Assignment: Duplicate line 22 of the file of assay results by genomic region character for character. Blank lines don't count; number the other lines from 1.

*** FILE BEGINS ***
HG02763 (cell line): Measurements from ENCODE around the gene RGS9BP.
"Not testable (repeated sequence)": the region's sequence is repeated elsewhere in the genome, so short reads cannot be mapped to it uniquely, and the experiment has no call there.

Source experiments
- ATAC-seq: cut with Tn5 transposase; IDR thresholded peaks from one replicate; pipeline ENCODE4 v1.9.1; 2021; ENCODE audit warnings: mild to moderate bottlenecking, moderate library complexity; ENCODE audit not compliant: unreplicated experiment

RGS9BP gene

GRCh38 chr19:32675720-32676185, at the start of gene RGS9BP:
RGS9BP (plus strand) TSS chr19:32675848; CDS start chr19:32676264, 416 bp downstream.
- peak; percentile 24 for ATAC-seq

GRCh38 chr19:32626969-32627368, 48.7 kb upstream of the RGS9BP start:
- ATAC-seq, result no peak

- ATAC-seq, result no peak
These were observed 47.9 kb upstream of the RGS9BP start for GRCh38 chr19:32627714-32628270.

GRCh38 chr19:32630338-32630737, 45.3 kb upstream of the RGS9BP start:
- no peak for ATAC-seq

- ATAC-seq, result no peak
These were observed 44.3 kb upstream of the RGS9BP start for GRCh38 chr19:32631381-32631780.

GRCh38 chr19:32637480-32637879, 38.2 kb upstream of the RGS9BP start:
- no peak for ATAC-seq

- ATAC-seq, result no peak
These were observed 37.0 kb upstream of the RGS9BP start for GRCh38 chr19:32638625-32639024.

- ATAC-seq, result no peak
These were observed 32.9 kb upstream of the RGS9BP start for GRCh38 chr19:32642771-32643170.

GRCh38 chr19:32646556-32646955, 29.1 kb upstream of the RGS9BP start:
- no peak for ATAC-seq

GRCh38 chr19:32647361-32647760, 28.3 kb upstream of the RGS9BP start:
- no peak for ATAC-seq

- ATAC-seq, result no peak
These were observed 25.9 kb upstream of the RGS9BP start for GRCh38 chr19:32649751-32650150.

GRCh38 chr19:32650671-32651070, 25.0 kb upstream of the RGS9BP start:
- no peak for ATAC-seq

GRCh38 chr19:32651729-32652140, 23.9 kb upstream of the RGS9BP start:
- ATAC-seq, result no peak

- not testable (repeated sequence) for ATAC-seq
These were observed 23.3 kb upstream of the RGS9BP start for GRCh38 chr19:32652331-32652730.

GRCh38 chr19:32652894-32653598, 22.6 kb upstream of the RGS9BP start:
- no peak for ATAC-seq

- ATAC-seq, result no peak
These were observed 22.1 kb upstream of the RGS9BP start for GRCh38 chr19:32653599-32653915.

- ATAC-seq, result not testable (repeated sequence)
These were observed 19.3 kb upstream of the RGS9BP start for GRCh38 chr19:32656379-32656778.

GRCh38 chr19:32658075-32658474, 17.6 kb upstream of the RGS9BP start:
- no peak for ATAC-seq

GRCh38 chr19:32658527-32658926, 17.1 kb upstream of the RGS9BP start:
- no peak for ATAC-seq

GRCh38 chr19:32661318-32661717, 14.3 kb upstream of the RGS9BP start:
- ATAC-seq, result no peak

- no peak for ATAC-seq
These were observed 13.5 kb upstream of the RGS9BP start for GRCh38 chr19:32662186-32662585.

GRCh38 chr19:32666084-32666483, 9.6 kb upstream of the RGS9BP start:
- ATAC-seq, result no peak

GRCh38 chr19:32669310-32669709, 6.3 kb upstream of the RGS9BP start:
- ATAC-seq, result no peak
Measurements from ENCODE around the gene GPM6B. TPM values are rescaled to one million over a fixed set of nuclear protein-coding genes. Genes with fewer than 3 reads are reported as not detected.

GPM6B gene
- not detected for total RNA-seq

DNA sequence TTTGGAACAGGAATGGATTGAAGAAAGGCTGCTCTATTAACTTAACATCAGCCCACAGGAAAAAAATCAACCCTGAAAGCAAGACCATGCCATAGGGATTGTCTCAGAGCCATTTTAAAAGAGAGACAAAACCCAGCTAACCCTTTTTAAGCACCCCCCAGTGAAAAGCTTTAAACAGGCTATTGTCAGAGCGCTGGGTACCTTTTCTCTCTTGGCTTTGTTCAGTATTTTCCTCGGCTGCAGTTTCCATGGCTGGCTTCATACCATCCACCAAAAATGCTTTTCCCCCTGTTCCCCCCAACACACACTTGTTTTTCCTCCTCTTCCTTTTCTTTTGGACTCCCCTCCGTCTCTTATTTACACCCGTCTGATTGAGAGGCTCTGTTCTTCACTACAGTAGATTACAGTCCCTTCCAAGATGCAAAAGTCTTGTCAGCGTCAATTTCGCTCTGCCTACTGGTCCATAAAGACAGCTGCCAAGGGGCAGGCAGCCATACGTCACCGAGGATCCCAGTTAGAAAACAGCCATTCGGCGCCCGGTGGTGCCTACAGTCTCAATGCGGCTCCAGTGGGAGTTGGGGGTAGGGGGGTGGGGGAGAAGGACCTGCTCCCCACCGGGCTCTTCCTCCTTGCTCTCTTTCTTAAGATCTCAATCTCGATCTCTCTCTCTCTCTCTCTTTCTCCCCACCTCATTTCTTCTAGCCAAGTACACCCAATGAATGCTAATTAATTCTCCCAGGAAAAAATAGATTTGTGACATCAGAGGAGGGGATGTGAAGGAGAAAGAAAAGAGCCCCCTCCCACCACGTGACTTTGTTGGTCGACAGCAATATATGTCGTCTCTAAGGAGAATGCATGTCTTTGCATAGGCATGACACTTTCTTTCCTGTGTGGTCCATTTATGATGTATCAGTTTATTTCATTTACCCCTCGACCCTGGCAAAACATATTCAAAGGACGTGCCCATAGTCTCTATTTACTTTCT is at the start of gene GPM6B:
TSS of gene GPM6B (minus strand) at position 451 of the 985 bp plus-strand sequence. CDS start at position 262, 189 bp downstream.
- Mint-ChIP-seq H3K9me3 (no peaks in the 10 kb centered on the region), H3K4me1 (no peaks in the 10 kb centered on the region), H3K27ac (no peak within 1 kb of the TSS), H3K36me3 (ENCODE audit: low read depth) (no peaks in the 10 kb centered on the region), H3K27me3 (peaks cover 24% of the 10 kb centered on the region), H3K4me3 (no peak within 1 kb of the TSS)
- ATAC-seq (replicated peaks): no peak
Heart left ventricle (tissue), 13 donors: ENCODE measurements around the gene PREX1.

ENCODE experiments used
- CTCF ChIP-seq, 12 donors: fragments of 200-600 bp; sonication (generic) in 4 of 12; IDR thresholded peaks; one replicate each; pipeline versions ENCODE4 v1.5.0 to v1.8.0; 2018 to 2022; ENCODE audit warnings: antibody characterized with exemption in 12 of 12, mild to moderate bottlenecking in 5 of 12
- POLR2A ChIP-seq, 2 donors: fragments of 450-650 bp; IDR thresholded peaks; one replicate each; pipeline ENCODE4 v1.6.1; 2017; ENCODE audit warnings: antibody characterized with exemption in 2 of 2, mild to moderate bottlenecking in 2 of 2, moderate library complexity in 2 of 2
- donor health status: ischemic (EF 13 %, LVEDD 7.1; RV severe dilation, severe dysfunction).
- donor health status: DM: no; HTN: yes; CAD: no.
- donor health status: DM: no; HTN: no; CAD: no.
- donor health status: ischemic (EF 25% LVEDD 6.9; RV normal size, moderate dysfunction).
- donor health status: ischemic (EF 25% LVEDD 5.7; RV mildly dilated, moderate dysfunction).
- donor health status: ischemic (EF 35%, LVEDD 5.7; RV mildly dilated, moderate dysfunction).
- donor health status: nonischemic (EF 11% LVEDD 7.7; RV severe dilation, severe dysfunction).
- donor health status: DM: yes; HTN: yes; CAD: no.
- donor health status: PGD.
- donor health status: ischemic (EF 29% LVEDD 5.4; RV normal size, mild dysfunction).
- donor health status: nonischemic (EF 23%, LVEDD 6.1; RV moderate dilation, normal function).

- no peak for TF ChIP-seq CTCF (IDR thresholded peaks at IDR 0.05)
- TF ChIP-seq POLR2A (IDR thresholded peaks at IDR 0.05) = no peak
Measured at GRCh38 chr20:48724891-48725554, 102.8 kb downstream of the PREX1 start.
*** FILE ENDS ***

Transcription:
These were observed 32.9 kb upstream of the RGS9BP start for GRCh38 chr19:32642771-32643170.